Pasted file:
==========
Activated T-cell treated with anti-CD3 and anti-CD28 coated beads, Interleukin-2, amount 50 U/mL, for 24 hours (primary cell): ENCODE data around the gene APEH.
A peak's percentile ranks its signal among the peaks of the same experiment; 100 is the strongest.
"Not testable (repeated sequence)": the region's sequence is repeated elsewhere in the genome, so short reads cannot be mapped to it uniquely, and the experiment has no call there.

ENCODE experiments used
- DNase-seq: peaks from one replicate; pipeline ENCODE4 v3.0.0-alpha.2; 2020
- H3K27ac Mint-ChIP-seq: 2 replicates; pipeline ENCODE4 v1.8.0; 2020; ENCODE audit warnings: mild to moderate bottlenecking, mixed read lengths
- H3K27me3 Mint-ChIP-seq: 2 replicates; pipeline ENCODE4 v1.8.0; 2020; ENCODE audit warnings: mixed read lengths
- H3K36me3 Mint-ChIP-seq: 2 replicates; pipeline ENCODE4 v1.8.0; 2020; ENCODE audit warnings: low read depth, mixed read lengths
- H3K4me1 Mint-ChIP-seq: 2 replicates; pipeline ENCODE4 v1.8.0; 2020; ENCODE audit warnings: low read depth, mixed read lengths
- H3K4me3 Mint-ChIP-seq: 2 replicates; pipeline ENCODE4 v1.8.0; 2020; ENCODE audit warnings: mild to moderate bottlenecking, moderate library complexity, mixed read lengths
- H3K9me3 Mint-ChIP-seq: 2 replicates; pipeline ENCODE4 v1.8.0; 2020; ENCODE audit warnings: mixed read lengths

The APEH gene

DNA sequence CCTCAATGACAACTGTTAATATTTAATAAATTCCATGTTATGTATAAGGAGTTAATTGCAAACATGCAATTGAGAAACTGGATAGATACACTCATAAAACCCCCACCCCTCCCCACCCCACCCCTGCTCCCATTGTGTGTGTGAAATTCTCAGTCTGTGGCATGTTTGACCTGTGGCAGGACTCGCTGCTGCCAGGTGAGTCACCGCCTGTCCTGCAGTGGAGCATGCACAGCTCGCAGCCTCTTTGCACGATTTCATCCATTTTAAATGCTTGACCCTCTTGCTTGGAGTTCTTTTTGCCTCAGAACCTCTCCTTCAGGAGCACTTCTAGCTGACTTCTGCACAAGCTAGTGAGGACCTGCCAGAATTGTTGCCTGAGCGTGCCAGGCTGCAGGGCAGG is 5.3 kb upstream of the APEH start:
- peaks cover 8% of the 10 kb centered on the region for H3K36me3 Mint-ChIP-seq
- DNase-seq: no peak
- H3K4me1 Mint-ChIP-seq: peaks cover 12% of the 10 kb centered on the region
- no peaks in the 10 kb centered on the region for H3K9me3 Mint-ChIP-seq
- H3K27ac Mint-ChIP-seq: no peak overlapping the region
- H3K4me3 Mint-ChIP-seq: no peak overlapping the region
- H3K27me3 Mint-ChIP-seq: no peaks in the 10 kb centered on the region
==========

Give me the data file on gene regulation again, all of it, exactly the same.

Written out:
Activated T-cell treated with anti-CD3 and anti-CD28 coated beads, Interleukin-2, amount 50 U/mL, for 24 hours (primary cell): ENCODE data around the gene APEH.
A peak's percentile ranks its signal among the peaks of the same experiment; 100 is the strongest.
"Not testable (repeated sequence)": the region's sequence is repeated elsewhere in the genome, so short reads cannot be mapped to it uniquely, and the experiment has no call there.

ENCODE experiments used
- DNase-seq: peaks from one replicate; pipeline ENCODE4 v3.0.0-alpha.2; 2020
- H3K27ac Mint-ChIP-seq: 2 replicates; pipeline ENCODE4 v1.8.0; 2020; ENCODE audit warnings: mild to moderate bottlenecking, mixed read lengths
- H3K27me3 Mint-ChIP-seq: 2 replicates; pipeline ENCODE4 v1.8.0; 2020; ENCODE audit warnings: mixed read lengths
- H3K36me3 Mint-ChIP-seq: 2 replicates; pipeline ENCODE4 v1.8.0; 2020; ENCODE audit warnings: low read depth, mixed read lengths
- H3K4me1 Mint-ChIP-seq: 2 replicates; pipeline ENCODE4 v1.8.0; 2020; ENCODE audit warnings: low read depth, mixed read lengths
- H3K4me3 Mint-ChIP-seq: 2 replicates; pipeline ENCODE4 v1.8.0; 2020; ENCODE audit warnings: mild to moderate bottlenecking, moderate library complexity, mixed read lengths
- H3K9me3 Mint-ChIP-seq: 2 replicates; pipeline ENCODE4 v1.8.0; 2020; ENCODE audit warnings: mixed read lengths

The APEH gene

DNA sequence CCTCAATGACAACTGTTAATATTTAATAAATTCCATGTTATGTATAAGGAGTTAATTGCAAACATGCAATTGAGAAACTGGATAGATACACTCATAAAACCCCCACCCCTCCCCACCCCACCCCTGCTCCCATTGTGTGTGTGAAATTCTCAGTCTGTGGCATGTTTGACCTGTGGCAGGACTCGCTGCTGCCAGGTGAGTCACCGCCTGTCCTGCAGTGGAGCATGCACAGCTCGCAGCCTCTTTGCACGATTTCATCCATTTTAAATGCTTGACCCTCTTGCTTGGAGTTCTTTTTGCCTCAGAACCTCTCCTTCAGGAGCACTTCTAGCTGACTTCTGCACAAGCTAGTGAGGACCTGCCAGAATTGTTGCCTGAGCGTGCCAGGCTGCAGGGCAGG is 5.3 kb upstream of the APEH start:
- peaks cover 8% of the 10 kb centered on the region for H3K36me3 Mint-ChIP-seq
- DNase-seq: no peak
- H3K4me1 Mint-ChIP-seq: peaks cover 12% of the 10 kb centered on the region
- no peaks in the 10 kb centered on the region for H3K9me3 Mint-ChIP-seq
- H3K27ac Mint-ChIP-seq: no peak overlapping the region
- H3K4me3 Mint-ChIP-seq: no peak overlapping the region
- H3K27me3 Mint-ChIP-seq: no peaks in the 10 kb centered on the region